There’s a German saying I once caught which more or less translates to “You can get the people out of the village but not the village out of the people” and the older I get the more I understand that. I grew up in a small village in the East of Germany – North of Saxony, close to Brandenburg – and that might have shaped me more than I originally thought. These places share a special history. Especially German towns on former GDR territory are struggling more and more over the past years. Recently, the bakery in my home village closed down which was the last remaining shop there. Back when I was a kid there used to be markets, restaurants, sport and youth clubs, and plenty of kids on the streets. It was a vital little microcosm but it wasn’t meant to last. These days especially the Eastern German regions have to face increasing economic and social problems. Some places that are literally dying out. The young people are leaving for bigger cities and the ones that are left behind struggle to find jobs or even a functioning infrastructure. It’s tough and sometimes you just have to wonder what went wrong here. Well, it’s certainly not the places and the people if you ask me.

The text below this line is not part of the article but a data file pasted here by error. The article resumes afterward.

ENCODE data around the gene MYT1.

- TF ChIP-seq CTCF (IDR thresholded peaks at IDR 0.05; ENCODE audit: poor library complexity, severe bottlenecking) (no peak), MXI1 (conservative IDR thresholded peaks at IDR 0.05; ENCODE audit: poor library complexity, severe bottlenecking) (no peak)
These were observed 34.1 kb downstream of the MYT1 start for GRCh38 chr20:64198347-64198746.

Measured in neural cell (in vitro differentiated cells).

Flashback to last summer. Storkow, a small town round about 50 km in the South/East of Berlin, is enjoying a wonderful summer evening. People are on the streets, chatting, having a beer or a glass of wine while strolling through the cosy city centre via foot or bicycle. In the middle of the historic market place, Israeli artist Noga Erez starts performing a quite futuristic mixture of urban pop, hip hop, and electronica. I witness two elderly inhabitants encounter the bizarre scenery with skeptical wonder. Within a few minutes, the woman starts dancing along with her eyes wide open and her husband (I assume) starts tapping his feet as well while smiling. Next to them, two young hipsters, probably from Berlin, start dancing with cocktails in their hands. It was odd but a joyful moment. The whole day saw this clash of different worlds and that sums up the character of Alínæ Lumr pretty well. Later during that weekend iconic shoegaze heroes Slowdive would perform. “I mean come on, Slowdive in Storkow! What the fuck,” says Laureen Kornemann with excitement. She has been a crucial part of the event in Storkow celebrating its fifth anniversary this year. And that’s why I tracked her down to understand that special spirit of the event a bit better.

Storkow is an interesting choice to set up an indie music festival, to say the least. Why did you pick it?